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Being bear aware

Valley Reporter file photo

Vermont game warden Chad Barrett has some advice to offer.

“If your trash is mauled by a bear, talk to your neighbors about it so that everyone can take precautions. If the problem persists, call us and make sure we know about it so we can avoid what happened in Warren last week,” he said, referring to an incident in Warren last week where a bear had to be put down.

Barrett said he was called around midnight for a report of a bear in a car in Alpine Village in Warren. He said when this occurs it is usually because a window or sunroof or door has been left open. The owners of the car said that was not the case and reported that the bear was honking the horn and tearing apart the interior of the car.

He arrived on the scene, locating it by the fact that the hazard lights were on in the car and found the car windows steamed up, bear prints visible on the handle of the left passenger door.

Damage to car in Warren, VT by a bear that was trapped inside. Photo: Chad Barrett
Damage to car in Warren, VT by a bear that was trapped inside. Photo: Chad Barrett

TRAPPED IN CAR

“When I got to Tamarack Lane where they live, I could see the bear bouncing back and forth in the car. It was big, 250 pounds. I walked around and found bear claw marks underneath the door handle. The bear had apparently opened the door and pulled out a Baby Bjorn carrier and a diaper bag and rifled through those before leaving them on the ground and going back in. I can only imagine that the bear kicked the door on the way back in and it swung shut behind him,” he said.

He said there was no food in the diaper bag, but there was some fruit and baby food items in the car – watermelon and a half of a banana.

“I was trying to figure out what to do and the people told me that they thought the bear was here a few nights ago and that a bear had killed some chickens in the area.

“I said, that’s why we’re at this point, because nobody did anything to deter him. Why didn’t I know about this?” he asked.

He considered trying to open the car door to let the bear out, but the car didn’t have loop handles.

Damage to car in Warren, VT by a bear that was trapped inside. Photo: Chad Barrett
Damage to car in Warren, VT by a bear that was trapped inside. Photo: Chad Barrett

LOST ITS FEAR

“But when I realized that he’d opened the door himself I realized I couldn’t let this bear live. It would have to be destroyed. This a bear that had lost its fear of humans, killed chickens and entered a car. What if he let himself into a house or was in the back seat of a car that someone got into at 5 a.m.?” he explained.

“I considered opening the door and then shooting the bear, but by then the car had been destroyed inside. The seats were ripped down to the frame. I realized I’d probably have to shoot the bear in the car, through the back window, which is what I did. After the bear died, I pried the door open and pulled out the car seat and then the bear,” he said.

“I tried to come up with a different outcome. But this bear was now habituated and had been here multiple times. People have to be vigilant and lock cars and first floor windows and doors and secure chickens, gardens, compost and garbage,” he said.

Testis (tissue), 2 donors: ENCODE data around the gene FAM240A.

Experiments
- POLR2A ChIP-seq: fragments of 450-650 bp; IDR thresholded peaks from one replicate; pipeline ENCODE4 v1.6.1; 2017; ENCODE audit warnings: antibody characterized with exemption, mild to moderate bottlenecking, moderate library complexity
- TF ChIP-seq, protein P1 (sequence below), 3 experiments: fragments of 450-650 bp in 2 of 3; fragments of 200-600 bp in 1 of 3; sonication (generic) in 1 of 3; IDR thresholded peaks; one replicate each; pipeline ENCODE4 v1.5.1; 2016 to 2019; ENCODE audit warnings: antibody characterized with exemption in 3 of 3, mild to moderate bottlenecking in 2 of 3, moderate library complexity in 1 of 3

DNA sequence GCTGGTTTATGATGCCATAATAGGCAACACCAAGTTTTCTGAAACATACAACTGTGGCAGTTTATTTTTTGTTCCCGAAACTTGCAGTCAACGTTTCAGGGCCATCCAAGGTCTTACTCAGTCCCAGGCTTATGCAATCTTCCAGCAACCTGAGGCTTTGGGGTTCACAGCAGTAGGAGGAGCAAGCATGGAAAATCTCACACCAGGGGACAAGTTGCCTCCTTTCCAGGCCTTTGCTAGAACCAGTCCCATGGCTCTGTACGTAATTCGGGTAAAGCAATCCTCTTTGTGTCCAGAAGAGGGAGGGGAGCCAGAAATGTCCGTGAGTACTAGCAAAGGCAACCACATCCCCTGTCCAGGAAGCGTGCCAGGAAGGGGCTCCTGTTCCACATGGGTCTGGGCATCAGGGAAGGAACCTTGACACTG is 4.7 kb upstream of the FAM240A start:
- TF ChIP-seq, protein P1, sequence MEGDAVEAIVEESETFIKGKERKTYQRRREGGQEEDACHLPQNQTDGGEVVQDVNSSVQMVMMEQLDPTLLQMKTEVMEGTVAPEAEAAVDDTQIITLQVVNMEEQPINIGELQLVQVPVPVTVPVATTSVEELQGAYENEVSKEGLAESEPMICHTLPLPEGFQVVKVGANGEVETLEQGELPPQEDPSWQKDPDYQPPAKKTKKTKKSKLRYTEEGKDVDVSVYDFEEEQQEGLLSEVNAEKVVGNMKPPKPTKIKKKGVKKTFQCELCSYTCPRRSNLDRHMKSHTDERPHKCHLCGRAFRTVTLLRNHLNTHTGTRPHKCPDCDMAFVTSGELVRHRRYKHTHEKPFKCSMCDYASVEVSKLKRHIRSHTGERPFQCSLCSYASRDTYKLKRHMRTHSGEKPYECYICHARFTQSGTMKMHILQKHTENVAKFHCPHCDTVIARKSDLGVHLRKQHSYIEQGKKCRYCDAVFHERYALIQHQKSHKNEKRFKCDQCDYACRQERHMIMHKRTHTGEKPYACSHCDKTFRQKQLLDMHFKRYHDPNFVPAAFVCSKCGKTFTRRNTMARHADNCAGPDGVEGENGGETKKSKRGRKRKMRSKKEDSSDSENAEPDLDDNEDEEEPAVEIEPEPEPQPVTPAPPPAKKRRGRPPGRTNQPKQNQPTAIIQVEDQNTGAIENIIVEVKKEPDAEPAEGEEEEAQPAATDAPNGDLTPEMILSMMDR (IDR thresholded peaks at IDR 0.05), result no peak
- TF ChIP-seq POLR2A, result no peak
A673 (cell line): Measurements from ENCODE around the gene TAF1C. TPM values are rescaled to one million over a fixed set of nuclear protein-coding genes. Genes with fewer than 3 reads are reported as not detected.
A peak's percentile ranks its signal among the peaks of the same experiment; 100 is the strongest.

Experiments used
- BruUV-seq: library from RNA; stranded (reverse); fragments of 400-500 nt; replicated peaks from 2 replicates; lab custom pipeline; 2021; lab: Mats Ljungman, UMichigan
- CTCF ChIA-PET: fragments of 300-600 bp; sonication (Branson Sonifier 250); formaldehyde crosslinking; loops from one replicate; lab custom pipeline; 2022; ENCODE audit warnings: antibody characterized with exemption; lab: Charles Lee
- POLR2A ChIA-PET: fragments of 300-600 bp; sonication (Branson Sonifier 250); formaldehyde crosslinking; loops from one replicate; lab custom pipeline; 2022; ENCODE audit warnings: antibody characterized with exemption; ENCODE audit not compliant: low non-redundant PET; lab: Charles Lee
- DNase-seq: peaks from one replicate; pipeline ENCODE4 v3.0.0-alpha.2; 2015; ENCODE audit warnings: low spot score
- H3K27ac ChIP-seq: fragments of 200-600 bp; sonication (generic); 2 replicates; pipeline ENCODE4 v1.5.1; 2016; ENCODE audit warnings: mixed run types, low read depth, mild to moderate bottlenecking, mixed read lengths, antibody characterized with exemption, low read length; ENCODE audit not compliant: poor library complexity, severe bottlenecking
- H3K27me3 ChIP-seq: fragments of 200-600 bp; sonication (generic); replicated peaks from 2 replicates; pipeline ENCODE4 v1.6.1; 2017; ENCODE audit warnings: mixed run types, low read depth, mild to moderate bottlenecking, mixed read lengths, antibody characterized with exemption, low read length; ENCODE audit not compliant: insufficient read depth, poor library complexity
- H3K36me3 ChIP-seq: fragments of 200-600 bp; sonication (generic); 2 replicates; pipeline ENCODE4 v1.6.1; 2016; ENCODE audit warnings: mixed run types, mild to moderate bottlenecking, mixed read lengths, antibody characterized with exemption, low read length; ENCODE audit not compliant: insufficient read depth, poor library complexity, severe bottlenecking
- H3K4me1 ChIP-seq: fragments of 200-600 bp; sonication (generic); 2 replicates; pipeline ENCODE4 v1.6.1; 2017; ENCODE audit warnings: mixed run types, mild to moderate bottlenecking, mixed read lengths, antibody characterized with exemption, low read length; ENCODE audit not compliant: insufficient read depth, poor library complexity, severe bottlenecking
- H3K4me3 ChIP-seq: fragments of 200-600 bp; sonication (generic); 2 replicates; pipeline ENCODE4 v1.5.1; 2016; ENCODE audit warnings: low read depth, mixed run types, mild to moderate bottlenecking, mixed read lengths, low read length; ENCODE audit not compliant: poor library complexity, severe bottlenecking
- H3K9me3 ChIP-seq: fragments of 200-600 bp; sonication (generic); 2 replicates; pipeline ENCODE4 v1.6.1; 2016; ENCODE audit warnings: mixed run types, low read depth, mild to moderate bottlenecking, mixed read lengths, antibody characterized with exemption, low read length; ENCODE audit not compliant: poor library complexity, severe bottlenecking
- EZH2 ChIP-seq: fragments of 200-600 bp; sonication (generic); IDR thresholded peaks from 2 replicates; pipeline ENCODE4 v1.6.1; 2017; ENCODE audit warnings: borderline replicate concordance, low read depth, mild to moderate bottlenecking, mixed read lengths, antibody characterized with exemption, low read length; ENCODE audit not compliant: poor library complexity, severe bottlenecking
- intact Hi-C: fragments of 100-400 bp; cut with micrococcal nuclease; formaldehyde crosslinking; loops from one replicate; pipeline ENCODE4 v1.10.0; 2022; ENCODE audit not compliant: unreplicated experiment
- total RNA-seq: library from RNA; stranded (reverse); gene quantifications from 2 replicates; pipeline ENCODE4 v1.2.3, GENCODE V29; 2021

The Warren incident is not an isolated one, according to Tom Rogers of the Vermont Fish and Wildlife Department. While searching for food in early July, a bear broke into a Killington home through an open window, and another Killington bear entered the Northstar Lodge through an open door. A Pownal woman awoke to the sound of a bear breaking through a kitchen window to access a honey comb that had been left within reach, while a similar incident occurred in Townsend where a bear broke into a kitchen freezer. 

According to Barrett, bears don’t naturally break into homes. They must first have had experience receiving food from humans. The process of habituation begins with attractants that residents leave out such as birdseed, pet food or unsecured garbage. 

“When bears get into garbage, pet food, beehives and birdfeeders without any consequences, their behavior escalates as they lose fear of humans and begin to cause more damage,” said Barrett. “Once a bear is conditioned to associate people with food, little can be done to fix the problem. Relocating bears is ineffective. Bears that have been lured into a neighborhood by one careless resident quickly become a problem for the entire community.”

GET TO SAFE PLACE

If a bear enters a home, Barrett urges people to get to a safe place and call 911. If a bear is near the house or is attempting to make entry, he recommends people make as much noise as they can to scare it off.

In addition to removing birdfeeders and securing garbage, Barrett recommends residents avoid giving bears an easy entrance by locking doors and shutting downstairs windows at night. Motion-activated lights and alarms can also be used to deter bears that wander too close to homes.

The Vermont Fish & Wildlife Department is asking the public to report all bear conflicts to the department’s website at www.vtfishandwildlife.com. Reporting an incident helps track problem areas and allows wardens or biologists to advise residents on ways to mitigate the problem. Residents are reminded that it is now illegal to feed bears in Vermont, even unintentionally.  

 “Black bears naturally search for food. That behavior will not change,” said Barrett. “It’s the people’s responsibility to keep human food inaccessible, so that bears remain healthy and wild.” 

The Valley Reporter - serving Vermont's Mad River Valley since 1971